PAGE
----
Posted October 21, 2015
October is National Cyber Security Awareness Month and with technology becoming more entwined with people’s daily lives the importance of cyber security becomes more important.
If a person is not careful their information ranging from passwords to home addresses could potentially be stolen. At UW-River Falls a handful of students have been targeted by “phishing” attempts, which often is defined as attempting to gain sensitive information from someone by pretending to be a trusted entity in an electronic communication.
The Division of Technology Services (DoTS) is responsible for making sure that those on campus can safely interact with devices and services around campus without having to worry about information being stolen. Chief Information Officer Stephen Reed explained via an email interview that phishing is a significant national problem, not just a local problem.
Problems like phishing are just one part of a wide range of problems that can occur and DoTS has set up precautions to help prevent these problems.
“We have several technologies implemented to protect data, students and employees at UWRF,” Reed said.
Reed said he believes that DoTS does a good job in protecting data on campus, but it can be expensive.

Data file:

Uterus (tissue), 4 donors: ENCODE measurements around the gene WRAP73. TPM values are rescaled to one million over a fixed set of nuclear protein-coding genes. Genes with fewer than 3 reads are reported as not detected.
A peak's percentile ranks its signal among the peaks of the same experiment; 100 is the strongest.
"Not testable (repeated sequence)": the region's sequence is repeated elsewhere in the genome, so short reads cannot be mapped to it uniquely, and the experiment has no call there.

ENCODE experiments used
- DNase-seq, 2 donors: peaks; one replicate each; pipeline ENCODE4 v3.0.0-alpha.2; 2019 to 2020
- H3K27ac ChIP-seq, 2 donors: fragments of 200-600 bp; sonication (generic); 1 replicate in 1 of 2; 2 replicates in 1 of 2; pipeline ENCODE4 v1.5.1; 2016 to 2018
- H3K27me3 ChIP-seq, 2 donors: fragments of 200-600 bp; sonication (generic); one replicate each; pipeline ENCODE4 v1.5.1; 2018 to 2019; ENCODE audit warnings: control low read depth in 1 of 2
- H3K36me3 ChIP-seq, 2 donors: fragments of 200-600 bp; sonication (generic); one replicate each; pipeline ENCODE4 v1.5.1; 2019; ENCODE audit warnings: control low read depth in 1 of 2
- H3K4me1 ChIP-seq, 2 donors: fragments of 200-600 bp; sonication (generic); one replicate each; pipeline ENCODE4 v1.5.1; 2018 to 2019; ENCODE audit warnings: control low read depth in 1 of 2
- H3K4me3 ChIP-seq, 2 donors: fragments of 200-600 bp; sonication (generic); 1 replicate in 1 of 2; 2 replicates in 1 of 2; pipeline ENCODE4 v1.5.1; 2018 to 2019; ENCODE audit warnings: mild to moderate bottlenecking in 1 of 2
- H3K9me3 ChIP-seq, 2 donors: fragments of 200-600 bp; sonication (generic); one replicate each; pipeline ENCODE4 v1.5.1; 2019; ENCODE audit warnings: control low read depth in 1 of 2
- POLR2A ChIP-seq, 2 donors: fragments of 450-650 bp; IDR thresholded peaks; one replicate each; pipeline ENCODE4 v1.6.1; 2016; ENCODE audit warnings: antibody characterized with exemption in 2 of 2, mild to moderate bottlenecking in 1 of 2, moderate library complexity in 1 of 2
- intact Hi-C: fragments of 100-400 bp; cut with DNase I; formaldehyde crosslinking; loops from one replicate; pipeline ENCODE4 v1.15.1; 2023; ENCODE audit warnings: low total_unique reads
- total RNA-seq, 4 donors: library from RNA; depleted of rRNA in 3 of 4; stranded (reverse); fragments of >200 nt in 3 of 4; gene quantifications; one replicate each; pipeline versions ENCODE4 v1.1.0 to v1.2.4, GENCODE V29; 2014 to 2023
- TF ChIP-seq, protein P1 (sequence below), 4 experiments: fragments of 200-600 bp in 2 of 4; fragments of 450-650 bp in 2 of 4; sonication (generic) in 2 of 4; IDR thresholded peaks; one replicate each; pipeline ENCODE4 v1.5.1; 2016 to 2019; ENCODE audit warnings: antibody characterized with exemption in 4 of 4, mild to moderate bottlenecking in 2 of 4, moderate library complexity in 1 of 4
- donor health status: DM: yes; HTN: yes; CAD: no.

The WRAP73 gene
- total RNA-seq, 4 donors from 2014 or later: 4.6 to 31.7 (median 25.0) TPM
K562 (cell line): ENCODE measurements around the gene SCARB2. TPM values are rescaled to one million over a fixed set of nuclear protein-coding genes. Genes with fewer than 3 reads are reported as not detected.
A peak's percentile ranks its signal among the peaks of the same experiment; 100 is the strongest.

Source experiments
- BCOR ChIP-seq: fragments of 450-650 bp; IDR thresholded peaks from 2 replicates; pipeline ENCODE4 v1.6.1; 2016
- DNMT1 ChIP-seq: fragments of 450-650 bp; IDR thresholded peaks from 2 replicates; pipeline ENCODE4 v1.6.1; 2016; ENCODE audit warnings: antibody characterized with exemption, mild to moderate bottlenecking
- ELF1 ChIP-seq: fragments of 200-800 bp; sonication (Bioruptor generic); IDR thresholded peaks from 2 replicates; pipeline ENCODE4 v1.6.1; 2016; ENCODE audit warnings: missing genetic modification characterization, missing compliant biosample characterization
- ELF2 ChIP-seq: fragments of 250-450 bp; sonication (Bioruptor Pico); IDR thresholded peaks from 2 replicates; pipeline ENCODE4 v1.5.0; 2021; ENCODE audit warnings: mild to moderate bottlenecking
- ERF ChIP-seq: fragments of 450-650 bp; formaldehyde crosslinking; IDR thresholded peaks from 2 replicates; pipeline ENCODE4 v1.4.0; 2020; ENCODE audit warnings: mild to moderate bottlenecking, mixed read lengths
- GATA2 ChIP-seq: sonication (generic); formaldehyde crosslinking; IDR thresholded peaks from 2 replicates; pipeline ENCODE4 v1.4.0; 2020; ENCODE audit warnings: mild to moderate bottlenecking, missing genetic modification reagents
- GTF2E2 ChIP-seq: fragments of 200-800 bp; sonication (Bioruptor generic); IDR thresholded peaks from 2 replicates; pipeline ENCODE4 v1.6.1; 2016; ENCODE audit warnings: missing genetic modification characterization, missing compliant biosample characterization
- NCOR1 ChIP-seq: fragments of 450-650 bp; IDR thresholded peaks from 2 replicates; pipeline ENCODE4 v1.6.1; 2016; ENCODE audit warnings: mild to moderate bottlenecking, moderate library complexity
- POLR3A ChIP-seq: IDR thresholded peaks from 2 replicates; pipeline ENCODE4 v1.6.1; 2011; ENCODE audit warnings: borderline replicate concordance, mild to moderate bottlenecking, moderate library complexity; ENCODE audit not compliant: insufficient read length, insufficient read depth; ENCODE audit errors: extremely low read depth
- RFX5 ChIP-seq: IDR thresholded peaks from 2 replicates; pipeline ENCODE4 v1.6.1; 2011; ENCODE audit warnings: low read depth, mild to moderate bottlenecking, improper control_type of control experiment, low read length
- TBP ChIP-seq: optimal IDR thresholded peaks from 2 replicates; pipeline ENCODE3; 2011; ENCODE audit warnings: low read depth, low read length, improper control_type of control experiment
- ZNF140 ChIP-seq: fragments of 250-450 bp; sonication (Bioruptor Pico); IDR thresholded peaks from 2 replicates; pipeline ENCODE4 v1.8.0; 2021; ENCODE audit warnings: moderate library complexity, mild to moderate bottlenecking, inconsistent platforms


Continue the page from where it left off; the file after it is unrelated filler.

“Unfortunately, information security is costly and when trying to provide the highest level of security, it reduces flexibility,” Reed said. “It is a fine balance.”
Even with these technologies designed to protect data on campus, there is only so much DoTS can do. According to Reed, the most important part of protecting data is user awareness, as a majority of breaches that occur are due to user negligence. If a user downloads a malware or a virus there is little DoTS can do to prevent that.
“IT (Information Technology) cannot control what information people provide,” Reed said.
IT is just one layer of protection. Another is awareness. Making sure people are aware of the risks of handing out information online and knowing how to securely do so is important, and is the best way to prevent problems like phishing.
According to a 2014 BitSight study, higher education institutions rank far below the retail and health care sectors when it comes to preventing security breaches. Reed said much of that is due to financial resources and the right of academic freedom. With the budgets that schools face it can be tougher to invest in cyber security compared to other sectors.
The lack of resources has affected the plans DoTS was pursuing to raise awareness this month. DoTS is using its service center to help raise awareness, though the department was planning on a larger initiative.
“DoTS takes information security very seriously and have implemented several processes to protect data, employees and students,” Reed said. “We have several processes implemented that many other UW campuses don’t.”